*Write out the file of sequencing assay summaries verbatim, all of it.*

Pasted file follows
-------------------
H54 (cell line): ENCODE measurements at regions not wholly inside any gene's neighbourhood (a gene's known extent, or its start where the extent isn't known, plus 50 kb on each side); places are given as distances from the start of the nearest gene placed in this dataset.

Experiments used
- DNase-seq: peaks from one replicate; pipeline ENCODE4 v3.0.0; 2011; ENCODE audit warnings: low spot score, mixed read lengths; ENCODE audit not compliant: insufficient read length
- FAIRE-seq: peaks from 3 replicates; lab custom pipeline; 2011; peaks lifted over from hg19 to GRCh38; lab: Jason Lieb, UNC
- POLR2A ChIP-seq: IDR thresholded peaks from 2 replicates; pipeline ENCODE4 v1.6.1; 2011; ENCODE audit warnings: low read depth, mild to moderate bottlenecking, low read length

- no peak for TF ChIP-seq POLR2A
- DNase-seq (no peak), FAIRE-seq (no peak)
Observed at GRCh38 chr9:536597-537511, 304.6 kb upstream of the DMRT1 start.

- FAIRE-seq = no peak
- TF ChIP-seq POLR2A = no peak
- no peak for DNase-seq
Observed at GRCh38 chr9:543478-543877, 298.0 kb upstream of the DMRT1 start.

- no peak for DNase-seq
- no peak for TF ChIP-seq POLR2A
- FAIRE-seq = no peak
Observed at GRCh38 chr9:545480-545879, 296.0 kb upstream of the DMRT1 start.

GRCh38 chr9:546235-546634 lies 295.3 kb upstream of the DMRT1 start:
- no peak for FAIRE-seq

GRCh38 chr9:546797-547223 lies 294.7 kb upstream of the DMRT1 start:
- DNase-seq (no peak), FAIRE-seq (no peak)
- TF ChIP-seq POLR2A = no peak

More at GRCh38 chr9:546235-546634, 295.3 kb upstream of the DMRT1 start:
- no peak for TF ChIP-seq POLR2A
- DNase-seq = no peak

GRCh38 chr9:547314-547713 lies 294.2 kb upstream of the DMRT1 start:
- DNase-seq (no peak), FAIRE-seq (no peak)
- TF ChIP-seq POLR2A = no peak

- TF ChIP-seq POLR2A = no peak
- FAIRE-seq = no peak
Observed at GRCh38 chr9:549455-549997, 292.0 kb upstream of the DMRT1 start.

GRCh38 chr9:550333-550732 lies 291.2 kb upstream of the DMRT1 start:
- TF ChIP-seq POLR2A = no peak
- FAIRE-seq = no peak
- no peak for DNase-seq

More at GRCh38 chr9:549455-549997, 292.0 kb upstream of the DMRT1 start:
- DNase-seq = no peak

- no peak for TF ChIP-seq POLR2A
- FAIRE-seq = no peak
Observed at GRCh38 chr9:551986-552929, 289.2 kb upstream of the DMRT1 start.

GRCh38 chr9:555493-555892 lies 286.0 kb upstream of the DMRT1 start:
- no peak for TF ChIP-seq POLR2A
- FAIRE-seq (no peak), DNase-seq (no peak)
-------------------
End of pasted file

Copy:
H54 (cell line): ENCODE measurements at regions not wholly inside any gene's neighbourhood (a gene's known extent, or its start where the extent isn't known, plus 50 kb on each side); places are given as distances from the start of the nearest gene placed in this dataset.

Experiments used
- DNase-seq: peaks from one replicate; pipeline ENCODE4 v3.0.0; 2011; ENCODE audit warnings: low spot score, mixed read lengths; ENCODE audit not compliant: insufficient read length
- FAIRE-seq: peaks from 3 replicates; lab custom pipeline; 2011; peaks lifted over from hg19 to GRCh38; lab: Jason Lieb, UNC
- POLR2A ChIP-seq: IDR thresholded peaks from 2 replicates; pipeline ENCODE4 v1.6.1; 2011; ENCODE audit warnings: low read depth, mild to moderate bottlenecking, low read length

- no peak for TF ChIP-seq POLR2A
- DNase-seq (no peak), FAIRE-seq (no peak)
Observed at GRCh38 chr9:536597-537511, 304.6 kb upstream of the DMRT1 start.

- FAIRE-seq = no peak
- TF ChIP-seq POLR2A = no peak
- no peak for DNase-seq
Observed at GRCh38 chr9:543478-543877, 298.0 kb upstream of the DMRT1 start.

- no peak for DNase-seq
- no peak for TF ChIP-seq POLR2A
- FAIRE-seq = no peak
Observed at GRCh38 chr9:545480-545879, 296.0 kb upstream of the DMRT1 start.

GRCh38 chr9:546235-546634 lies 295.3 kb upstream of the DMRT1 start:
- no peak for FAIRE-seq

GRCh38 chr9:546797-547223 lies 294.7 kb upstream of the DMRT1 start:
- DNase-seq (no peak), FAIRE-seq (no peak)
- TF ChIP-seq POLR2A = no peak

More at GRCh38 chr9:546235-546634, 295.3 kb upstream of the DMRT1 start:
- no peak for TF ChIP-seq POLR2A
- DNase-seq = no peak

GRCh38 chr9:547314-547713 lies 294.2 kb upstream of the DMRT1 start:
- DNase-seq (no peak), FAIRE-seq (no peak)
- TF ChIP-seq POLR2A = no peak

- TF ChIP-seq POLR2A = no peak
- FAIRE-seq = no peak
Observed at GRCh38 chr9:549455-549997, 292.0 kb upstream of the DMRT1 start.

GRCh38 chr9:550333-550732 lies 291.2 kb upstream of the DMRT1 start:
- TF ChIP-seq POLR2A = no peak
- FAIRE-seq = no peak
- no peak for DNase-seq

More at GRCh38 chr9:549455-549997, 292.0 kb upstream of the DMRT1 start:
- DNase-seq = no peak

- no peak for TF ChIP-seq POLR2A
- FAIRE-seq = no peak
Observed at GRCh38 chr9:551986-552929, 289.2 kb upstream of the DMRT1 start.

GRCh38 chr9:555493-555892 lies 286.0 kb upstream of the DMRT1 start:
- no peak for TF ChIP-seq POLR2A
- FAIRE-seq (no peak), DNase-seq (no peak)